Then there is Isabella. She had worked with Mark before [in Transformers: The Last Knight] and I was initially against the idea of putting her in the movie. She had just worked with Mark as kind of a daughter figure, and I didn’t know if it would be a good idea to have them repeat that. But then she came in to read for Lizzy and me and these two other grown men there for her audition were completely in tears. From there it went from thinking it wasn’t the best idea to being absolutely desperate to get her in the movie.
Sara Michelle Fetters: I was going to ask you about casting Isabella. I mean, you ask a lot of her in this movie. She has to carry so much of it.
Sean Anders: We didn’t make it easy on her, that’s for sure. [laughs]
She does carry a lot of the movie. That’s true. The whole thing balances on her throughout the movie. Once Lizzy shows up, she’s the center. Even just her entrance. I mean, how good is she in that entrance? She’s got this confidence, this strength, and yet there’s this vulnerability underneath all of it. It’s a silly little intro that she is just incredible in and the scene becomes so layered because of what Isabella brings to it.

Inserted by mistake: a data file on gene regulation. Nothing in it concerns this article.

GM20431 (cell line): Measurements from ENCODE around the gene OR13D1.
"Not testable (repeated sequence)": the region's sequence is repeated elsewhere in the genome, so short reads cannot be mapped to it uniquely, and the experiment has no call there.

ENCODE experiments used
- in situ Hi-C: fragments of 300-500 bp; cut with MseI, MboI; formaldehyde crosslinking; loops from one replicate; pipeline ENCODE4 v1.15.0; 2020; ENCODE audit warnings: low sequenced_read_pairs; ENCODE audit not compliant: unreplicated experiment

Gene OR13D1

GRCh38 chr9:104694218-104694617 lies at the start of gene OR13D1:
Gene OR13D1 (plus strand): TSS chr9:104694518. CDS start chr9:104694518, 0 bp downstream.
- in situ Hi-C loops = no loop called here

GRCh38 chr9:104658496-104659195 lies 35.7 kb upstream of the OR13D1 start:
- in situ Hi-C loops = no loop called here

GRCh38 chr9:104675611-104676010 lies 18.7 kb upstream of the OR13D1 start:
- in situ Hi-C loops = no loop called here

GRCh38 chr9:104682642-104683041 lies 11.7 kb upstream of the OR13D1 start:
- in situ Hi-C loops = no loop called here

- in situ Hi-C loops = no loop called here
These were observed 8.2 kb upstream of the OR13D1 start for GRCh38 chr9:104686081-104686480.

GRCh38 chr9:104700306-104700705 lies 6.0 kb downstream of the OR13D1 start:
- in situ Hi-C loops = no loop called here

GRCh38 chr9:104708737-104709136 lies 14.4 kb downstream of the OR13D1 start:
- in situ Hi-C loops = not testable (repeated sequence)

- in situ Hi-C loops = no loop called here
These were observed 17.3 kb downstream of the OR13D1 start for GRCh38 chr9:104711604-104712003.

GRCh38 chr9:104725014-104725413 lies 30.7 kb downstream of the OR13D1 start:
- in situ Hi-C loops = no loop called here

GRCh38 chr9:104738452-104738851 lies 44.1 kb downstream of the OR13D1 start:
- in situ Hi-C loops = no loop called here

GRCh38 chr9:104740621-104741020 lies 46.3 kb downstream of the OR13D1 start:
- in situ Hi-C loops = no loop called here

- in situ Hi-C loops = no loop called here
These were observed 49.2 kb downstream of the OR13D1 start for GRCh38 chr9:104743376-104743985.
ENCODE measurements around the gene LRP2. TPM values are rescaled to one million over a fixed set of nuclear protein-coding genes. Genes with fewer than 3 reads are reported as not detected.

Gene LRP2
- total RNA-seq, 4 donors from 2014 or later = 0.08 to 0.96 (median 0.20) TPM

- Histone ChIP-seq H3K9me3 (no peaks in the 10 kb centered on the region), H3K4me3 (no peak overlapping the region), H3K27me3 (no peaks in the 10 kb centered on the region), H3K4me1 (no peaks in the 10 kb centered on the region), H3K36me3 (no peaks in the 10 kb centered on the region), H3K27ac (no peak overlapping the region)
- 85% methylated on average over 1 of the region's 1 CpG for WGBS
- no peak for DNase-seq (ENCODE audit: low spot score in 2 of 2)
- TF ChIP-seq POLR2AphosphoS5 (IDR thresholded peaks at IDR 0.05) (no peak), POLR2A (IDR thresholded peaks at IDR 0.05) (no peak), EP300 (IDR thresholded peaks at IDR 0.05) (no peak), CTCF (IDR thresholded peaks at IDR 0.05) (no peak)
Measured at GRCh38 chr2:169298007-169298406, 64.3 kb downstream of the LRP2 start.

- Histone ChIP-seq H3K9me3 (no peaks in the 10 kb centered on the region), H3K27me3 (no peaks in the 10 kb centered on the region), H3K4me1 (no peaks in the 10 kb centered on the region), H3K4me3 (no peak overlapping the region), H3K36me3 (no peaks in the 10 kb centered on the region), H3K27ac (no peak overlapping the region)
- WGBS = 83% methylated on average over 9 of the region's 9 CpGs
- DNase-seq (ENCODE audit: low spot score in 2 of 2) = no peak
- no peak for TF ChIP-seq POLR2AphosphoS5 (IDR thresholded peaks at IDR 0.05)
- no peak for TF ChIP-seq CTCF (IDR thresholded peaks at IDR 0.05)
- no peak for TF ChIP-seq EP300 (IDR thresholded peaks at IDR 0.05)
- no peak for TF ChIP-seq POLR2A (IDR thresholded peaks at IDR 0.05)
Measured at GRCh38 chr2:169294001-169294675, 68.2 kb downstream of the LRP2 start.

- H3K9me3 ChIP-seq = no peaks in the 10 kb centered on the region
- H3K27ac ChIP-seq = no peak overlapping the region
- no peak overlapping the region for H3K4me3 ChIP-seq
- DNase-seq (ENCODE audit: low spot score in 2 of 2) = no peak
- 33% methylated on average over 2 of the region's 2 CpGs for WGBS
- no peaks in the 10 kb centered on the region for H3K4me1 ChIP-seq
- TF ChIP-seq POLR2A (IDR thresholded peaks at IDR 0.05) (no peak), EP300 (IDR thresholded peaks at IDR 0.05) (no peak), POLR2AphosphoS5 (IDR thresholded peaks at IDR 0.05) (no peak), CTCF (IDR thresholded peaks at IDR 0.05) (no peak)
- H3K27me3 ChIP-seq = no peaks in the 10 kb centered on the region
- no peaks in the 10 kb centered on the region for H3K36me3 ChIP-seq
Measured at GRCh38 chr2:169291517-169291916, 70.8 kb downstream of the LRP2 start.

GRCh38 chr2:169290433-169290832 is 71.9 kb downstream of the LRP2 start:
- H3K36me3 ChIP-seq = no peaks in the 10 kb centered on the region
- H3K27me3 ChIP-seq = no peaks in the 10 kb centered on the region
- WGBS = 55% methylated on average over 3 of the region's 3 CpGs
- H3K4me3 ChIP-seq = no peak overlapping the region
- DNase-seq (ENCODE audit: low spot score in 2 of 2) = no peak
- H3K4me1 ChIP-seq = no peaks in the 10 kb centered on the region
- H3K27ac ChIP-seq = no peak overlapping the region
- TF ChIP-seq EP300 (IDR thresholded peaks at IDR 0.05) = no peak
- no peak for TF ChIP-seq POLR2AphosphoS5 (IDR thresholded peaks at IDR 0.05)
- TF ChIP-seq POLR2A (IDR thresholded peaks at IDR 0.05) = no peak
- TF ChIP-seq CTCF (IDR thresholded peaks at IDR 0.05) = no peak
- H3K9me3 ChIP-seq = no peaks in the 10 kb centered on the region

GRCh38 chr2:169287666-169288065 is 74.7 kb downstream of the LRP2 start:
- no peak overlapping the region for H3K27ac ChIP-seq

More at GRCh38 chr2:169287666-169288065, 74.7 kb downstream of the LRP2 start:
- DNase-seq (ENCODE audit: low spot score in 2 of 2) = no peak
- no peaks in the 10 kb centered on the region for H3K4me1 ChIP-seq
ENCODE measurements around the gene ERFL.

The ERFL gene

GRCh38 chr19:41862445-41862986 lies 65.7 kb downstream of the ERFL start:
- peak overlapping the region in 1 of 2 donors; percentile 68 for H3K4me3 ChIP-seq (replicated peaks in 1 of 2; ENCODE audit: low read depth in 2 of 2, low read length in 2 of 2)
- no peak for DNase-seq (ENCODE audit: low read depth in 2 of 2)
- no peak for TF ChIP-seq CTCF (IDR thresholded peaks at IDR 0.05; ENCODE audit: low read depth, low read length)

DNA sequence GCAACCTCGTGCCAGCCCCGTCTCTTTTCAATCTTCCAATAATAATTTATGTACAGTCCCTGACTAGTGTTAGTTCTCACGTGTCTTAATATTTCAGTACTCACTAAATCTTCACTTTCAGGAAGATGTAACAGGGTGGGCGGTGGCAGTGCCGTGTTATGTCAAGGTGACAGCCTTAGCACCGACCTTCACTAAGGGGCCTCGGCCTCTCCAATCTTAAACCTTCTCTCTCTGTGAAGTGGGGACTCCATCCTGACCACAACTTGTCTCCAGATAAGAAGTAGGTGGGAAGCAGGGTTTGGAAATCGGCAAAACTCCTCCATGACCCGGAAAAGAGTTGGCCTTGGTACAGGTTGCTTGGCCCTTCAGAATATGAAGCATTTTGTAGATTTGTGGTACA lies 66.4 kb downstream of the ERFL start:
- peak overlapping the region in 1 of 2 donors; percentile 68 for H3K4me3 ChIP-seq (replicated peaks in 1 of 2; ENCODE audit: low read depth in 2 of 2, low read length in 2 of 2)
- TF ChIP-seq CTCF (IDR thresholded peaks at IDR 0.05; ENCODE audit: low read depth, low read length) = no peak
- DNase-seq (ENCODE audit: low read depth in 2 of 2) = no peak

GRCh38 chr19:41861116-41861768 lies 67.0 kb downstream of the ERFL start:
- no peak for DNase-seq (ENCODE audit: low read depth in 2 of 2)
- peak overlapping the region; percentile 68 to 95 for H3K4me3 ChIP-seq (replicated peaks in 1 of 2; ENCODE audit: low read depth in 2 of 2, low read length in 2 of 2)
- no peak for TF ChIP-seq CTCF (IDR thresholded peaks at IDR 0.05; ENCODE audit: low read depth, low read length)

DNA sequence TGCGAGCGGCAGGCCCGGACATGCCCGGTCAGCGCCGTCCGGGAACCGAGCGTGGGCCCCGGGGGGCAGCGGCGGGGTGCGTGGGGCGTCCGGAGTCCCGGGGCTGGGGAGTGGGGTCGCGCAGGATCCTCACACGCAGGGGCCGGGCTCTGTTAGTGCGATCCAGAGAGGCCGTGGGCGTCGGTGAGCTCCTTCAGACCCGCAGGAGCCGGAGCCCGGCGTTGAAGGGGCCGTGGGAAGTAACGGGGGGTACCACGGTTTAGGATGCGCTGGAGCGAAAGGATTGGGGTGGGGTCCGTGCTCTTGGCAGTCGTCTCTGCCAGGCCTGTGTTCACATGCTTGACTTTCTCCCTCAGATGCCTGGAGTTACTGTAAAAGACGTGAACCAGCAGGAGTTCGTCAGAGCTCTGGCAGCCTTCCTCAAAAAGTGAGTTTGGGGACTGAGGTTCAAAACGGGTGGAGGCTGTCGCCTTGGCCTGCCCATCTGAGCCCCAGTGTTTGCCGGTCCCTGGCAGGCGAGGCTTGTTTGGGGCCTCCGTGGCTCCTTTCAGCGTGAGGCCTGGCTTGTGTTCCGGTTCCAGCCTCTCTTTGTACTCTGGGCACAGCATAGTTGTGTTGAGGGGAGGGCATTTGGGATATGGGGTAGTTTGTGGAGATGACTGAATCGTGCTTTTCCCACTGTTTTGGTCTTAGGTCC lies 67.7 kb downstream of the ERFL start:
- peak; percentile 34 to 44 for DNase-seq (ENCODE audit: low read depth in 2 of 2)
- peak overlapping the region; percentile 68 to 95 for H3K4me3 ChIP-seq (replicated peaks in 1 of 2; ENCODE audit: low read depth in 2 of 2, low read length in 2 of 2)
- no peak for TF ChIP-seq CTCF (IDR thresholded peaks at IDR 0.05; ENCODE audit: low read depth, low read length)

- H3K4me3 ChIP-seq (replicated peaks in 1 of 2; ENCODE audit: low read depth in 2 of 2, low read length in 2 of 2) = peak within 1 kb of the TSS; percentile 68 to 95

Sara Michelle Fetters: When the movie was locked, when there were no more changes or edits to be made, what went through your mind? What were you feeling?
Sean Anders: Well, it’s weird to pin that down. I guess if I had to boil it down to a moment, it was the first time we showed the film to an audience. We were always trying to find this balance between the drama and the comedy, but you don’t know if you’ve found that balance until you put it in front of an audience. When we saw the way the very first audience was reacting to the movie, both with the laughter and the emotions, it was one of the greatest thrills of my life. I felt we made a movie that no one else could’ve made. I’m so incredibly proud of the movie. If I never get to make another movie, I’m good.
I mean, I hope I do, of course. I hope I get to make another movie. But if I don’t? I’m good.
– Interview reprinted courtesy of the SGN in Seattle